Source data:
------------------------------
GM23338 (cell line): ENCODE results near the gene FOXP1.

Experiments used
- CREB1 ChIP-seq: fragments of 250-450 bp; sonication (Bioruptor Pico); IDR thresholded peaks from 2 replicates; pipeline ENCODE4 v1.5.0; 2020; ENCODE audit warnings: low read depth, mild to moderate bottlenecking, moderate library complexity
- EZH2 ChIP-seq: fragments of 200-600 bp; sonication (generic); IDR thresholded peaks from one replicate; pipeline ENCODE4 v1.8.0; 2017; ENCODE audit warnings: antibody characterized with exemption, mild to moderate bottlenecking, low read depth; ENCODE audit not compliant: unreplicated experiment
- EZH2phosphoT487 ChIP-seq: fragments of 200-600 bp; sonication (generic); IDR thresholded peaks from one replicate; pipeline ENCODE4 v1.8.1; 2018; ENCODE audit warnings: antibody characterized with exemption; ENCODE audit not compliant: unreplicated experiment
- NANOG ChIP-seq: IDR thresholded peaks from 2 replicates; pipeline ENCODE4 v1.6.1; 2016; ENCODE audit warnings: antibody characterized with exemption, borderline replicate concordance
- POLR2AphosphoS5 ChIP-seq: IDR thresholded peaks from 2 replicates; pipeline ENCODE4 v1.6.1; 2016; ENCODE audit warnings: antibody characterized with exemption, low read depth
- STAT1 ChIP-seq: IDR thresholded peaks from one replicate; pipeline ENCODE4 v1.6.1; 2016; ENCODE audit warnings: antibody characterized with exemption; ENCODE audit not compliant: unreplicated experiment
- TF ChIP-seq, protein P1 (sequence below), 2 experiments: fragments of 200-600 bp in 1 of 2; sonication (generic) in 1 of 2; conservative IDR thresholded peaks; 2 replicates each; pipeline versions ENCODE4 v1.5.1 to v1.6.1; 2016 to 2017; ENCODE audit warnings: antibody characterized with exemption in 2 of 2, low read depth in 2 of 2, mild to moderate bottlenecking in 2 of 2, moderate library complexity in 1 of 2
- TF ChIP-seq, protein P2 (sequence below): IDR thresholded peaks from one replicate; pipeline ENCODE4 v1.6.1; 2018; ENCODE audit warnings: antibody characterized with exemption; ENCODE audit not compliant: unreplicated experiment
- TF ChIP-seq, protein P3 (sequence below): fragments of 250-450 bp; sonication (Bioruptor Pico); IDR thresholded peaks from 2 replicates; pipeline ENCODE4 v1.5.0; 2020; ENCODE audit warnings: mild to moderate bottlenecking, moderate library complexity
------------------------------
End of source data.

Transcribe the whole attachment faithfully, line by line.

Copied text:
GM23338 (cell line): ENCODE results near the gene FOXP1.

Experiments used
- CREB1 ChIP-seq: fragments of 250-450 bp; sonication (Bioruptor Pico); IDR thresholded peaks from 2 replicates; pipeline ENCODE4 v1.5.0; 2020; ENCODE audit warnings: low read depth, mild to moderate bottlenecking, moderate library complexity
- EZH2 ChIP-seq: fragments of 200-600 bp; sonication (generic); IDR thresholded peaks from one replicate; pipeline ENCODE4 v1.8.0; 2017; ENCODE audit warnings: antibody characterized with exemption, mild to moderate bottlenecking, low read depth; ENCODE audit not compliant: unreplicated experiment
- EZH2phosphoT487 ChIP-seq: fragments of 200-600 bp; sonication (generic); IDR thresholded peaks from one replicate; pipeline ENCODE4 v1.8.1; 2018; ENCODE audit warnings: antibody characterized with exemption; ENCODE audit not compliant: unreplicated experiment
- NANOG ChIP-seq: IDR thresholded peaks from 2 replicates; pipeline ENCODE4 v1.6.1; 2016; ENCODE audit warnings: antibody characterized with exemption, borderline replicate concordance
- POLR2AphosphoS5 ChIP-seq: IDR thresholded peaks from 2 replicates; pipeline ENCODE4 v1.6.1; 2016; ENCODE audit warnings: antibody characterized with exemption, low read depth
- STAT1 ChIP-seq: IDR thresholded peaks from one replicate; pipeline ENCODE4 v1.6.1; 2016; ENCODE audit warnings: antibody characterized with exemption; ENCODE audit not compliant: unreplicated experiment
- TF ChIP-seq, protein P1 (sequence below), 2 experiments: fragments of 200-600 bp in 1 of 2; sonication (generic) in 1 of 2; conservative IDR thresholded peaks; 2 replicates each; pipeline versions ENCODE4 v1.5.1 to v1.6.1; 2016 to 2017; ENCODE audit warnings: antibody characterized with exemption in 2 of 2, low read depth in 2 of 2, mild to moderate bottlenecking in 2 of 2, moderate library complexity in 1 of 2
- TF ChIP-seq, protein P2 (sequence below): IDR thresholded peaks from one replicate; pipeline ENCODE4 v1.6.1; 2018; ENCODE audit warnings: antibody characterized with exemption; ENCODE audit not compliant: unreplicated experiment
- TF ChIP-seq, protein P3 (sequence below): fragments of 250-450 bp; sonication (Bioruptor Pico); IDR thresholded peaks from 2 replicates; pipeline ENCODE4 v1.5.0; 2020; ENCODE audit warnings: mild to moderate bottlenecking, moderate library complexity